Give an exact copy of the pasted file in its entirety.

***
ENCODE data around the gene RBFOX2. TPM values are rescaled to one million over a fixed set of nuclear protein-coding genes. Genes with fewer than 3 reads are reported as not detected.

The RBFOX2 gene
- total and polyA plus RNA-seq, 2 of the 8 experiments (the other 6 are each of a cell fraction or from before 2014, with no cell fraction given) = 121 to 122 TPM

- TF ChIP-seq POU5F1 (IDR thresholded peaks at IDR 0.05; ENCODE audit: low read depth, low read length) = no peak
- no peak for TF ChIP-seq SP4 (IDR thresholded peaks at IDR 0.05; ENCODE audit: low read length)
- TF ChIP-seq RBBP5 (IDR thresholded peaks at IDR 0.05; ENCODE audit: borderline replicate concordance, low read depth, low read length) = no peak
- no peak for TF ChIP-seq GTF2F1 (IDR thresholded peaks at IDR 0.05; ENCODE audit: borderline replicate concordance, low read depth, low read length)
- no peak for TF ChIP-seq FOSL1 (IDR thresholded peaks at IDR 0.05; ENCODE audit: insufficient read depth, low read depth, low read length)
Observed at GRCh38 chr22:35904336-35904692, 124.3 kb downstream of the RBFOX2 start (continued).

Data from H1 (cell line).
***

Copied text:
ENCODE data around the gene RBFOX2. TPM values are rescaled to one million over a fixed set of nuclear protein-coding genes. Genes with fewer than 3 reads are reported as not detected.

The RBFOX2 gene
- total and polyA plus RNA-seq, 2 of the 8 experiments (the other 6 are each of a cell fraction or from before 2014, with no cell fraction given) = 121 to 122 TPM

- TF ChIP-seq POU5F1 (IDR thresholded peaks at IDR 0.05; ENCODE audit: low read depth, low read length) = no peak
- no peak for TF ChIP-seq SP4 (IDR thresholded peaks at IDR 0.05; ENCODE audit: low read length)
- TF ChIP-seq RBBP5 (IDR thresholded peaks at IDR 0.05; ENCODE audit: borderline replicate concordance, low read depth, low read length) = no peak
- no peak for TF ChIP-seq GTF2F1 (IDR thresholded peaks at IDR 0.05; ENCODE audit: borderline replicate concordance, low read depth, low read length)
- no peak for TF ChIP-seq FOSL1 (IDR thresholded peaks at IDR 0.05; ENCODE audit: insufficient read depth, low read depth, low read length)
Observed at GRCh38 chr22:35904336-35904692, 124.3 kb downstream of the RBFOX2 start (continued).

Data from H1 (cell line).